With nearly 65,000 followers on TikTok, Laura Beth Wendelin ’17 & ’19—a self-proclaimed orchestra dork teacher—has become a surprise influencer overnight, sharing witty videos about instrument repair and providing advice to other teachers in the field as she launches her career as a middle school music teacher.
“My TikTok (@theorchdorkteacher) is so funny. I randomly was making dumb videos about things other than teaching and then one day a video of me getting a pencil out of a cello BLEW UP. I suddenly had all these followers, and a lot of them were other teachers or musicians. I decided to just set the camera up when I was fixing instruments to see if anyone cared. Turns out, a lot of people did,” she said. “I make videos about my experience, and I try to give very specific and thorough advice. It's so rewarding when I get positive comments on my videos! It’s also funny when my students find my account because they think that they’ve ‘found me out,’ lol. Kids I don’t even have in class will walk by me and shout ‘I found your TikTok!’”
The SUNY Potsdam alumna—who graduated with an undergraduate degree in music business followed by a master’s degree in music education from The Crane School of Music— landed a job as an orchestra director at an elementary school in eastern Connecticut shortly after receiving her degrees.
“I really adored my time at SUNY Potsdam. I met some of my best friends, and my now husband. It always felt like a big family. I have my Crane banner hanging in my classroom and I get so excited whenever I get to tell someone about it!”
An inspiring teacher in the classroom, Wendelin knows how to motivate and engage her students. Her days start early, walking her dogs at first light, and then arriving at school to greet students as they get off the bus. She teaches fifth graders in the morning, offers small group lessons throughout the day, and works with more advanced students in the afternoon. After the bell rings, she leads a rehearsal for the school’s musical, which is “Legally Blonde Jr.,” this semester.
“My days are jam-packed and full of joy,” she said. “I love working with beginners (my fifth graders) and seeing how much they grow and learn over four years. I get to see them every other day for four years, so we become a little family. It’s everything I always imagined when I decided I wanted to become a teacher.”
Wendelin’s passion for music took hold at a very young age, picking up her first instrument when she was just three years old. “I practiced everyday (even my birthday!) and took lessons weekly,” she recalled.
She attended a private elementary/middle school, before transitioning to a public high school with a well-funded music program. “I was amazed. I got involved in everything I could: orchestra, choir, band, jazz, swing choir, drama. I knew that I had to do something with music in my life, even if I didn’t know what that was at the time,” she said.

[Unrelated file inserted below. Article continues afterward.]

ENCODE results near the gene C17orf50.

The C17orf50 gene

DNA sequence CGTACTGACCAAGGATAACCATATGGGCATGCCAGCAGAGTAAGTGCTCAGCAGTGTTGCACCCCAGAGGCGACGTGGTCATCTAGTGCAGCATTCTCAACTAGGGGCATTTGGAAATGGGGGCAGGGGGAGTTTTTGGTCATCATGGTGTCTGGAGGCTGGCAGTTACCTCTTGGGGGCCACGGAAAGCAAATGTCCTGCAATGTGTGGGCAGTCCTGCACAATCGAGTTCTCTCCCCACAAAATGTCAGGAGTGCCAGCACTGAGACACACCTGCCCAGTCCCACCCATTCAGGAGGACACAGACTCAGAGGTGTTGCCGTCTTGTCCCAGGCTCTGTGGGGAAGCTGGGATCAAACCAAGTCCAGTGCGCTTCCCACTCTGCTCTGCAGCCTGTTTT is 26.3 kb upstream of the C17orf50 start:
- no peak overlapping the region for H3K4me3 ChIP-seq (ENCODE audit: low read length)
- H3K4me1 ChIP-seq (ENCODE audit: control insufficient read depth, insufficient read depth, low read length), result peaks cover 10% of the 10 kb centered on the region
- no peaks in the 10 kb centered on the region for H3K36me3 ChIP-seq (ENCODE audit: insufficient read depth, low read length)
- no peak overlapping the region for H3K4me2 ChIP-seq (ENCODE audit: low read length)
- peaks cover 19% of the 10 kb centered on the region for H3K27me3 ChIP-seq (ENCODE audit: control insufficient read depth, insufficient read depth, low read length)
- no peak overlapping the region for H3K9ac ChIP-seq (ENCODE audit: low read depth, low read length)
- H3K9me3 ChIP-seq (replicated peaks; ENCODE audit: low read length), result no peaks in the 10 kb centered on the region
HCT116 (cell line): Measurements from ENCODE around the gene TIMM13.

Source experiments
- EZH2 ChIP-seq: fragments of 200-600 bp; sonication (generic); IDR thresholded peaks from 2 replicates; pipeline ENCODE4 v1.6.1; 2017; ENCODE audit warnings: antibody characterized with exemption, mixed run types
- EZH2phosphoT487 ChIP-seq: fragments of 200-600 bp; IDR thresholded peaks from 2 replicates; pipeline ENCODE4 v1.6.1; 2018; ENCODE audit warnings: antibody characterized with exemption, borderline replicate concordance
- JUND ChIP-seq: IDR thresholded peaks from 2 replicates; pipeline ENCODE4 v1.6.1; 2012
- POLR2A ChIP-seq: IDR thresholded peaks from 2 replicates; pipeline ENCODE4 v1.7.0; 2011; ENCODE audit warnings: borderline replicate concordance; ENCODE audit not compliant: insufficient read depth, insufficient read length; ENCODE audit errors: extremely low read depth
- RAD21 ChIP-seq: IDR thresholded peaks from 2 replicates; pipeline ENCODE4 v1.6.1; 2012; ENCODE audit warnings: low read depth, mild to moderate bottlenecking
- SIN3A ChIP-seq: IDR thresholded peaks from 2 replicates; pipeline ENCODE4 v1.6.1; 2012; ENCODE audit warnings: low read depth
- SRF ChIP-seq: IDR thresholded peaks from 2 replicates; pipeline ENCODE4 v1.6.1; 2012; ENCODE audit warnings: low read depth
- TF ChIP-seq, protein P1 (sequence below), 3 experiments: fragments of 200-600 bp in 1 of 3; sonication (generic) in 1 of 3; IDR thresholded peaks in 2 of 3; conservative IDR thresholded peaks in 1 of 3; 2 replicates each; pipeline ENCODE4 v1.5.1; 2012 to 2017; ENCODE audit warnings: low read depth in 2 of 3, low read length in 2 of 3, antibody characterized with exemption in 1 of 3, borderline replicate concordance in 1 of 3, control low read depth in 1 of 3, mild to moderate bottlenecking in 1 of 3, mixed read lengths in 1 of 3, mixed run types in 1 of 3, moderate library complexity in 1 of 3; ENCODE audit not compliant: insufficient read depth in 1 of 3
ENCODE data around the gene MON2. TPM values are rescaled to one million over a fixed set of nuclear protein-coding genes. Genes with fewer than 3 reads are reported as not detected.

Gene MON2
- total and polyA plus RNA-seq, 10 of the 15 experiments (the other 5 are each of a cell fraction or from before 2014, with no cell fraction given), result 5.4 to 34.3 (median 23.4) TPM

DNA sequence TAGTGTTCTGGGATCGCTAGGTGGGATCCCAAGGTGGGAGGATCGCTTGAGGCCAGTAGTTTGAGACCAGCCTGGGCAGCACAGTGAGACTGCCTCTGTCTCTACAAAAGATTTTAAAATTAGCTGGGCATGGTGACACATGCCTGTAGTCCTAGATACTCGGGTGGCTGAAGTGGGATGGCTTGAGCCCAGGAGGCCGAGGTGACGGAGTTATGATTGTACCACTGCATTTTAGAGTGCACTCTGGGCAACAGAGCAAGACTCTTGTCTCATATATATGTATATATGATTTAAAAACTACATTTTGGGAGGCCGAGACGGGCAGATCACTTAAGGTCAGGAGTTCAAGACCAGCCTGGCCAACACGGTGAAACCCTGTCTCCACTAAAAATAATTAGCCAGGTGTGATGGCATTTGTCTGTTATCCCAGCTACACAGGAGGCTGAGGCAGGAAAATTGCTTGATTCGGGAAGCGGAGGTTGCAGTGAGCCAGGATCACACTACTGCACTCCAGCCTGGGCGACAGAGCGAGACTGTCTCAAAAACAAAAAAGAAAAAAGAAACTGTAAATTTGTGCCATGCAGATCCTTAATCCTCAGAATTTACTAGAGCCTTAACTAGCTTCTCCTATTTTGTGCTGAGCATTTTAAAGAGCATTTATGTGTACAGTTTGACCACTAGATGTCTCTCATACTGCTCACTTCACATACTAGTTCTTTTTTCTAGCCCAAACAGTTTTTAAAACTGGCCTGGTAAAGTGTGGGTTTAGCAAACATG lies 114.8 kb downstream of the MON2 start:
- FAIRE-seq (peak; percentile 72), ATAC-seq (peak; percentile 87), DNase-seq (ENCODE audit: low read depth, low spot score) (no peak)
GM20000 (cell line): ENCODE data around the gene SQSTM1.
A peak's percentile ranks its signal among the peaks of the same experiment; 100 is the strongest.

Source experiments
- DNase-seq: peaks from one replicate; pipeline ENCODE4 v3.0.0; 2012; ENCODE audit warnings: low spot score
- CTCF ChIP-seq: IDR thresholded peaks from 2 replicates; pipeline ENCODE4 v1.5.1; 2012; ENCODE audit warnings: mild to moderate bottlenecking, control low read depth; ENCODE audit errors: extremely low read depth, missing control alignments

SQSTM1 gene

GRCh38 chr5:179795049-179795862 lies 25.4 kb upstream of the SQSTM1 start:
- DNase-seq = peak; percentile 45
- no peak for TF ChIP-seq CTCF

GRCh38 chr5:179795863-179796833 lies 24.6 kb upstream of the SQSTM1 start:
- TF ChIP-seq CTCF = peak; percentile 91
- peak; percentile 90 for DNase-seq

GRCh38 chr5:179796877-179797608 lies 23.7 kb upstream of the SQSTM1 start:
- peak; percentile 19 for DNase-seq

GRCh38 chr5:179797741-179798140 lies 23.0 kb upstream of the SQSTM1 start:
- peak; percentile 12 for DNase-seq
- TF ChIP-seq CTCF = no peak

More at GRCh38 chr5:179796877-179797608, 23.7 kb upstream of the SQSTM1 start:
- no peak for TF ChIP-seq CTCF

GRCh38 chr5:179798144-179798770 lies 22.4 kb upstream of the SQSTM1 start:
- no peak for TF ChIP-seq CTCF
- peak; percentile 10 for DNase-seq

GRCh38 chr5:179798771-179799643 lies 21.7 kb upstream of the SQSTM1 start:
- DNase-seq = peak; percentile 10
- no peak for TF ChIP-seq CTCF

Building on her experiences in high school, she enrolled at SUNY Potsdam to pursue a degree in music education at Crane, but after one year, she switched to music business, still unsure about her ultimate career path. The music business program proved to be a great choice—helping to improve her resume, cover letter and strengthen her job marketability as she entered the workforce. “The music business program looked so exciting, and I wasn’t 100% sure about teaching. Even though I ended up going back to it, I use stuff from my music business degree all the time,” she said.
As an undergraduate student at Crane, she also completed a variety of internships and jobs at the College working for the Community Performance Series, as a stage manager for theatre productions, and an intern for the LoKo Festival of Arts. “I am still grateful for those experiences and everything they taught me—especially large-scale event planning,” which she said is an imperative skill as an orchestra teacher.
At the beginning of her junior year, she realized that she wanted to pursue a career as a music teacher after all. She completed her bachelor’s degree in music business, and then enrolled in the master’s degree program in music education at Crane. Classroom training led to in-person student teaching. During her final semester, she returned home and started teaching choir at a school in Buffalo. “It was still so helpful for getting the lay of the land in a classroom. I had amazing sponsor teachers and supervisors who were there for me, for whatever I needed,” she said.
With two degrees in hand, she moved to Connecticut with her then boyfriend, and applied to 32 jobs, of which she lined up four interviews. “When I found the listing for a middle school orchestra job it was like the stars aligning,” she said. “I really adored my time at SUNY Potsdam. I met some of my best friends, and my now husband. It always felt like a big family. I have my Crane banner hanging in my classroom and I get so excited whenever I get to tell someone about it!”
Article by Jason Hunter